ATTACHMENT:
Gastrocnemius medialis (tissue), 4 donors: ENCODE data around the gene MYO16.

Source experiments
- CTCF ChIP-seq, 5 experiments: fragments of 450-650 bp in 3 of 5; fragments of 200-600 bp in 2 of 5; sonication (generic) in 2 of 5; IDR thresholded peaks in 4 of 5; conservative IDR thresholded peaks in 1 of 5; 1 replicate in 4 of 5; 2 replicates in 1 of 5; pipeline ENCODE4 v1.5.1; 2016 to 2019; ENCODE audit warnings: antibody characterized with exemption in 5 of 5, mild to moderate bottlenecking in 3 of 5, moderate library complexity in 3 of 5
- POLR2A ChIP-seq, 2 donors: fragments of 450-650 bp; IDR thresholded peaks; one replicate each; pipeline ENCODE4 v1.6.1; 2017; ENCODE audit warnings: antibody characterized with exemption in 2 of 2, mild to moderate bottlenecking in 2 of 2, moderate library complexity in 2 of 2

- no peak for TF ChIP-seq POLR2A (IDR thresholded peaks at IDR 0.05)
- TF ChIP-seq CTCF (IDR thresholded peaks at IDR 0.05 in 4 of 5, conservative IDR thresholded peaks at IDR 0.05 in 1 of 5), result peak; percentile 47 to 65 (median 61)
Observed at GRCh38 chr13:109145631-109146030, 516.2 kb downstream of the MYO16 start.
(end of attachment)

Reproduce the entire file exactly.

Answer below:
Gastrocnemius medialis (tissue), 4 donors: ENCODE data around the gene MYO16.

Source experiments
- CTCF ChIP-seq, 5 experiments: fragments of 450-650 bp in 3 of 5; fragments of 200-600 bp in 2 of 5; sonication (generic) in 2 of 5; IDR thresholded peaks in 4 of 5; conservative IDR thresholded peaks in 1 of 5; 1 replicate in 4 of 5; 2 replicates in 1 of 5; pipeline ENCODE4 v1.5.1; 2016 to 2019; ENCODE audit warnings: antibody characterized with exemption in 5 of 5, mild to moderate bottlenecking in 3 of 5, moderate library complexity in 3 of 5
- POLR2A ChIP-seq, 2 donors: fragments of 450-650 bp; IDR thresholded peaks; one replicate each; pipeline ENCODE4 v1.6.1; 2017; ENCODE audit warnings: antibody characterized with exemption in 2 of 2, mild to moderate bottlenecking in 2 of 2, moderate library complexity in 2 of 2

- no peak for TF ChIP-seq POLR2A (IDR thresholded peaks at IDR 0.05)
- TF ChIP-seq CTCF (IDR thresholded peaks at IDR 0.05 in 4 of 5, conservative IDR thresholded peaks at IDR 0.05 in 1 of 5), result peak; percentile 47 to 65 (median 61)
Observed at GRCh38 chr13:109145631-109146030, 516.2 kb downstream of the MYO16 start.